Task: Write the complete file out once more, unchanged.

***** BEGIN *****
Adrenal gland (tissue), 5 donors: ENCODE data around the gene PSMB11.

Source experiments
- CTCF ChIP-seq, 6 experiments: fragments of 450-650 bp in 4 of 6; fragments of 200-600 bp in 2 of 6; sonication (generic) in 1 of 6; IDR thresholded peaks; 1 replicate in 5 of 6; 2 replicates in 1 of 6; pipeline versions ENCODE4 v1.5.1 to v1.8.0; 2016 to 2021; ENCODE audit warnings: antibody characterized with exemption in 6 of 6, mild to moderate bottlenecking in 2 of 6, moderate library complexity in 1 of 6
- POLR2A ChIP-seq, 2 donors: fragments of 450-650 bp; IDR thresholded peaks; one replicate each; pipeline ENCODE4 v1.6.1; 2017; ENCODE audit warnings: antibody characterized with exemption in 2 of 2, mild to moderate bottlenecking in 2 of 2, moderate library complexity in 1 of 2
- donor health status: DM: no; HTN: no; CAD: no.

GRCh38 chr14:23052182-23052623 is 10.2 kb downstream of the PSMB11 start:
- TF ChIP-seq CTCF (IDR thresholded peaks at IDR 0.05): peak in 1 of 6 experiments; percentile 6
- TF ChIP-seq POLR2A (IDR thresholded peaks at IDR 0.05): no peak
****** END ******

Adrenal gland (tissue), 5 donors: ENCODE data around the gene PSMB11.

Source experiments
- CTCF ChIP-seq, 6 experiments: fragments of 450-650 bp in 4 of 6; fragments of 200-600 bp in 2 of 6; sonication (generic) in 1 of 6; IDR thresholded peaks; 1 replicate in 5 of 6; 2 replicates in 1 of 6; pipeline versions ENCODE4 v1.5.1 to v1.8.0; 2016 to 2021; ENCODE audit warnings: antibody characterized with exemption in 6 of 6, mild to moderate bottlenecking in 2 of 6, moderate library complexity in 1 of 6
- POLR2A ChIP-seq, 2 donors: fragments of 450-650 bp; IDR thresholded peaks; one replicate each; pipeline ENCODE4 v1.6.1; 2017; ENCODE audit warnings: antibody characterized with exemption in 2 of 2, mild to moderate bottlenecking in 2 of 2, moderate library complexity in 1 of 2
- donor health status: DM: no; HTN: no; CAD: no.

GRCh38 chr14:23052182-23052623 is 10.2 kb downstream of the PSMB11 start:
- TF ChIP-seq CTCF (IDR thresholded peaks at IDR 0.05): peak in 1 of 6 experiments; percentile 6
- TF ChIP-seq POLR2A (IDR thresholded peaks at IDR 0.05): no peak